How Coaching Impacts Fantasy Football, Part 2: Defense
Whether it was Wade Phillips's defense shutting down Cam Newton in Super Bowl 50, Bill Belichick and Romeo Crennel's defense stifling Marshall Faulk in Super Bowl XXXVI, or even Belichick and Matt Patricia's defense shutting down numerous WR1s last season, when a dominant fantasy star gets held in check, the opposing defense's game plan usually has something to do with it.
Defensive coordinators don't get a lot of attention in fantasy football, however. I recently did a study on offensive play-calling tendencies and found that offensive tendencies depend more on the roster than the coach, so I thought I'd apply the same methodology to DCs, essentially answering the following two questions:
1. How predictive are offensive tendencies against a particular defense from one year to the next when the defense retains its DC, compared to when it changes its DC?
2. Do offensive tendencies against a particular DC carry over when the DC changes teams?
I'll examine the same six tendencies as I did for offensive play-callers. I'll also look at target percentages for each position. Finally, I'll use sack percentage as a proxy for pass rushing aggressiveness (because there's insufficient historical data on team blitz percentages), although it is obviously heavily influenced by personnel.
What Happens When A Team Changes its Defensive Coordinator?
|All WR Tar %||.40|
|RB Tar %||.33|
|Deep Pass %||.29|
|TE Tar %||.17|
|WR1 Tar %||.17|
When a team retains its DC, how often its defense is passed against and of how often it is targeted with wide receivers both show a moderate year-to-year correlation. There's also a weak-to-moderate year-to-year correlations with how often a defense is targeted by running backs and how often a defense is challenged deep. Beyond that, the prior year's numbers don't provide much insight into what will happen the year after.
Here are the correlations when a team changes its DC.
When a team changes its DC, passing percentage against still has somewhat of a relationship from year to year, but wide receiver target percentage against does not.
Sack percentage has a stronger year-to-year correlation when a team changes its DC (r = .20) than when it retains its DC (r = .10), but the correlation is weak either way, and as I mentioned earlier, sack percentage is highly influenced by personnel so I wouldn't put too much stock into it.
One thing is clear based on this study and the previous one: year-to-year team stats are far more sticky on offense than defense.
Does a Defensive Coordinator's Tendencies Carry Over When He Changes Teams?
Below are the correlations between a new hire's first year with his new team and his last year with his old team.
|WR1 Tar %||-.44|
|All WR Tar %||.32|
As with the previous study, note that unlike with the last set of correlations, we aren't strictly using one-year-to-the-next comparisons here -- sometimes more than a year has elapsed between jobs for new hires. But as long as both the "old team" season took place in 2006 or later, it was included in the sample. Also note that since we're again using 2006-15, the sample here is naturally smaller than the sample from the previous section of all teams with new hires because many new hires don't have previous NFL experience as a DC.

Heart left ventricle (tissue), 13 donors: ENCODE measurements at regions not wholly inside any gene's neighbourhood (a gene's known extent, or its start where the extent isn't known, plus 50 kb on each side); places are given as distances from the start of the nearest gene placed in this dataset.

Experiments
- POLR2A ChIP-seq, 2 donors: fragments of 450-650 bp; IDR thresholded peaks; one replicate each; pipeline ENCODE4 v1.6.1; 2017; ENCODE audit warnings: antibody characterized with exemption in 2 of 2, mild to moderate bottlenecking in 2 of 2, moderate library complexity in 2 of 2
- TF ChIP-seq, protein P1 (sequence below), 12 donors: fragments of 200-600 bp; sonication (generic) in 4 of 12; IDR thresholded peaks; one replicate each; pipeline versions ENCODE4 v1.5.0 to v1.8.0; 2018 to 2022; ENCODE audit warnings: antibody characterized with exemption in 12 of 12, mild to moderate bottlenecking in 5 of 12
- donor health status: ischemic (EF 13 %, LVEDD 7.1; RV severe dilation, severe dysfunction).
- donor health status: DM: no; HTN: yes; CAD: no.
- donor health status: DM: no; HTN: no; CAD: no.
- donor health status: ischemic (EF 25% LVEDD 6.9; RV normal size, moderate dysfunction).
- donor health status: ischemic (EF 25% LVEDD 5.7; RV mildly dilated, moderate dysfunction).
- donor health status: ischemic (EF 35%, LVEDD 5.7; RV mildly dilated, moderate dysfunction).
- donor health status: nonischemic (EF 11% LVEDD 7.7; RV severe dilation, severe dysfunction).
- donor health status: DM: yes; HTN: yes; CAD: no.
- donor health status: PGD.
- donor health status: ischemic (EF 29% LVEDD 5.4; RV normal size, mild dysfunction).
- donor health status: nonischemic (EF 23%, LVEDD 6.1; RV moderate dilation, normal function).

It turns out that the percentage of time an offense targets its wide receivers against a DC remains somewhat consistent even when a DC has changed teams. This is likely because the scheme a DC favors -- man/zone, cover 1/2/3/4, etc. -- will often take away a certain area of the field (such as the perimeter, where wide receivers most often roam) just based on putting more defenders there, and vice-versa.
Interestingly, WR1 target percentage against has a moderate negative relationship (r = -0.44) when a DC goes to a new team. We're probably seeing a case of regression to the mean here -- DC that has changed teams will often change divisions as well, in which case the quality of WR1s he faces may vary widely.
None of the other correlations were significant.
Here are the main takeaways:
1. When a team retains its DC, we should be looking at pass percentage against and wide receiver target percentage against, and to a lesser extent, running back target percentage against and deep pass percentage against.
2. When a team changes its DC, the only stat that tends to carry over from the previous DC is pass percentage against.
3. When a team changes its DC, the only stat that carries over somewhat from the DC's old job is wide receiver target percentage against.
Since defensive stats are less sticky than offensive stats, my follow-up article to this (and to 3 Key Fantasy-Relevant Tendencies of Each NFL Offensive Coordinator) will focus not just on the data I discussed here, but on more specific data relevant to each scheme, such as percentage of time sending different amounts of pass rushers, playing base versus nickel versus dime, etc. (This data is more readily available for more recent seasons.)